Cheap and Free Sources of Landscaping Materials

by A.J. McKnight

Landscaping does not need to be expensive to look pleasing. Your desired result might require an investment in time and creativity, but certainly not in cash.

If your home’s landscape has become less than lovely, you might be tempted to make a beeline for the nearest nursery for new materials. And while their choices of colored mulch, decorative walkway stones and fancy planter borders can win you most-beautiful-yard-on-the-block bragging rights, their high prices can leave you with a less than lovely dent in your budget.

So before hitting up the garden center at your favorite big-box store, try these cheap and free sources of landscaping materials to spruce up your yard. It might take bit of legwork to collect the materials, but you’ll enjoy your beautifully landscaped lawn and yard all the more knowing how much money you saved.

Free and Cheap Sources for Plants

  • Keep an eye on freecycle and local Facebook swap groups for anyone giving away free plants.
  • Nurseries and big box stores with garden centers often deeply discount plants that no longer look pretty enough to sell at full price. These plants might initially need some regular TLC to restore, but you often can find plants discounted by as much as 75%.
  • Buy small plants in bulk. At nurseries and garden centers, you’ll find that the larger, mature (and often much more beautiful) plants cost considerably more than their newly sprouted counterparts. You will have to wait for your tiny plants to grow, but you will end up with far more plants for far fewer dollars.
  • Contact local landscaping companies to find out what they do with the plants they remove from large landscape projects. Sometimes they’ll let you carry their “rejects” away for free from their job sites.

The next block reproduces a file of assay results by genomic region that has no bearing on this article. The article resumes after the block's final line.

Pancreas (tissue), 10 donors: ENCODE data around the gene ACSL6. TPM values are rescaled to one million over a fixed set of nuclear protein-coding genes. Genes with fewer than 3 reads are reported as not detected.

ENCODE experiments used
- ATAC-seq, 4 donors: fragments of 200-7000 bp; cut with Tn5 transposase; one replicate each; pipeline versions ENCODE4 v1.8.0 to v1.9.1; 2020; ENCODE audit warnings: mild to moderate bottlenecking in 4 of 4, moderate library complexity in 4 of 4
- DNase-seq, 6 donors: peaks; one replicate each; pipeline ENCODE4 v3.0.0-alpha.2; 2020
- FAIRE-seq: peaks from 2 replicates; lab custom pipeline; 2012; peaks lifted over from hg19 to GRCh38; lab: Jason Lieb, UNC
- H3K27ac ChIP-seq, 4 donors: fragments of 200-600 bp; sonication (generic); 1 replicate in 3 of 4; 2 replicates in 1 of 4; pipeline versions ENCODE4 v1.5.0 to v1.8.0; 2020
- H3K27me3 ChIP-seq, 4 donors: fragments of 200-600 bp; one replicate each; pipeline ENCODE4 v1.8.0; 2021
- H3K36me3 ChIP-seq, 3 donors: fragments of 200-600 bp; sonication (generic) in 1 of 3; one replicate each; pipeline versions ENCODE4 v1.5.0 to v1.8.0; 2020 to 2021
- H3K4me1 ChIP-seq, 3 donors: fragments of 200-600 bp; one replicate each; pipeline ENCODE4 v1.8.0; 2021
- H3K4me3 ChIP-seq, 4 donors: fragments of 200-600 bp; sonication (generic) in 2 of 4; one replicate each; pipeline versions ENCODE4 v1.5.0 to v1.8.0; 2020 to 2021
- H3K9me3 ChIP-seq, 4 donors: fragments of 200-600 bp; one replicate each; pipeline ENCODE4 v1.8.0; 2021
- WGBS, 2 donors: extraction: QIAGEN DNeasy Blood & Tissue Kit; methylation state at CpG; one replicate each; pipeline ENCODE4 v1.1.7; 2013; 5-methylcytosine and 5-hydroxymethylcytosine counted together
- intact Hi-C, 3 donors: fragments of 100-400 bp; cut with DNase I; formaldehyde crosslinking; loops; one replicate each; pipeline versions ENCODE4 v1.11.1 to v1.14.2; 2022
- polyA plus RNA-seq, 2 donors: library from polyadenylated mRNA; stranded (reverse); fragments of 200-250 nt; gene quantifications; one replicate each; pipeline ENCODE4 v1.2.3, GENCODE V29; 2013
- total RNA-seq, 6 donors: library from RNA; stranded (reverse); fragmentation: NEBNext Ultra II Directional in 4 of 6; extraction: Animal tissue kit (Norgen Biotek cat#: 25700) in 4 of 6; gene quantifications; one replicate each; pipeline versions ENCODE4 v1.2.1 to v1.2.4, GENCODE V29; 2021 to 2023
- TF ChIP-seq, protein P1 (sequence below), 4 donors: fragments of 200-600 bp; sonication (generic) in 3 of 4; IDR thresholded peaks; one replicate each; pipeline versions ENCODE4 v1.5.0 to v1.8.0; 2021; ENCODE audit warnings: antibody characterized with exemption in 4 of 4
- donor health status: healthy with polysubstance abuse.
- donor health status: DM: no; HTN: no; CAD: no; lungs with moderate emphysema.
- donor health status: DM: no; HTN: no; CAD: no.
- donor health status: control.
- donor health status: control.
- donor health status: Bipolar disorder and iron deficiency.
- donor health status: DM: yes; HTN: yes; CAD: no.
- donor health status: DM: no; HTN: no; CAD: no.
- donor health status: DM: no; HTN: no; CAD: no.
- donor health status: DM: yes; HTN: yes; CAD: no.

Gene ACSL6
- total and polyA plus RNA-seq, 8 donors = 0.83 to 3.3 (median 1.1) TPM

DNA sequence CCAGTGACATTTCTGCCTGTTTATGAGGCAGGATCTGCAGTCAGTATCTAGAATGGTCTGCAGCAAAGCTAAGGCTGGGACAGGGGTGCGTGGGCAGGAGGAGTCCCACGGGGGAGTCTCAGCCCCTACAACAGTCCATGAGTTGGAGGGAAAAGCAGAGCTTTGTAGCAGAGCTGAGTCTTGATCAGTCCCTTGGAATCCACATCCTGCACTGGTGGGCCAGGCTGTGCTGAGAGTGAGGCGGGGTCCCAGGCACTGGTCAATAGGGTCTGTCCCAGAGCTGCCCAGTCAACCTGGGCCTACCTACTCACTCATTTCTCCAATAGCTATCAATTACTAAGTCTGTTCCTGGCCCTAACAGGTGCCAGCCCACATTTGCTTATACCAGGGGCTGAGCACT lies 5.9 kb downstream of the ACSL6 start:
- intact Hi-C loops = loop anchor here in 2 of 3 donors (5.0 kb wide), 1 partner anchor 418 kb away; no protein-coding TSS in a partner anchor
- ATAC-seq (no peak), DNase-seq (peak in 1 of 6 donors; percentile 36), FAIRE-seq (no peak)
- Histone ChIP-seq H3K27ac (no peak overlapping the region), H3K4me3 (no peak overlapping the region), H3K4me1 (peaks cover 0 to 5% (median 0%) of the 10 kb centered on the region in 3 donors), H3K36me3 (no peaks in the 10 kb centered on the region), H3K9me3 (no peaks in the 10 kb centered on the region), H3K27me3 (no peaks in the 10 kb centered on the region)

Free and Cheap Sources for Walkway Materials

  • Contact concrete contractors and tell them you are interested in the broken remains of concrete sidewalks or driveways they remove. They will often be more than happy to oblige since it can save them a removal.
  • Check with your local cement company. If they have too much cement for a job, they have to get rid of the excess somewhere. In some areas, you can take in stepping stone forms and the cement company will fill your forms for free. When they have dried, you can go back and pick them up.
  • Old railroad ties can make a unique walkway. If your area has local railroad offices, see if they give away discarded crossties.
  • Do you have a gravel pit in your area?  Find out what they would charge for a load of small rocks for your footpath. Typically they are very cheap. In some areas you can get a pickup load for $2.50 – $5.00.

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Cheap and Free Planter Borders

  • Those discarded chunks of concrete mentioned above make for a striking landscape border. As do those small quarry rocks that were recommended for a footpath.
  • Cut logs can also provide a lovely border. You can sometimes obtain logs for free from arborists, landscape companies, or by looking around in your neighborhood. Anyone who has recently cut down a tree would love to get rid of the logs, usually already cut into three foot lengths.
  • The cheapest landscape border is no border at all. Simply keep the grass edge where the lawn meets the planter neatly edged.
  • If brick is a widely used material for housing in your area, you might be able to find a supplier or contractor more than happy to give you broken discards for creating a border.

Cheap and Free Mulch

  • Find out if your city or county has a free mulch or compost site.
  • Check with local tree trimming companies to see if they give away the wood chips created from grinding down the limbs and trees they remove. You might find they will deliver wood chips free of charge just to get rid of them.
  • Does your lawn mower have a bag to catch grass clippings? Grass clippings make great mulch. You just need to let them dry out before dumping them into planters so heat from the fresh clippings do not kill your plants.
  • Use newspaper beneath your mulch instead of landscape cloth for weed prevention.

If you utilize these cheap and free sources for landscaping materials, you’ll see that landscaping does not need to be expensive to look pleasing. Your desired result might require an investment in time and creativity, but certainly not in cash.

Reviewed April 2019

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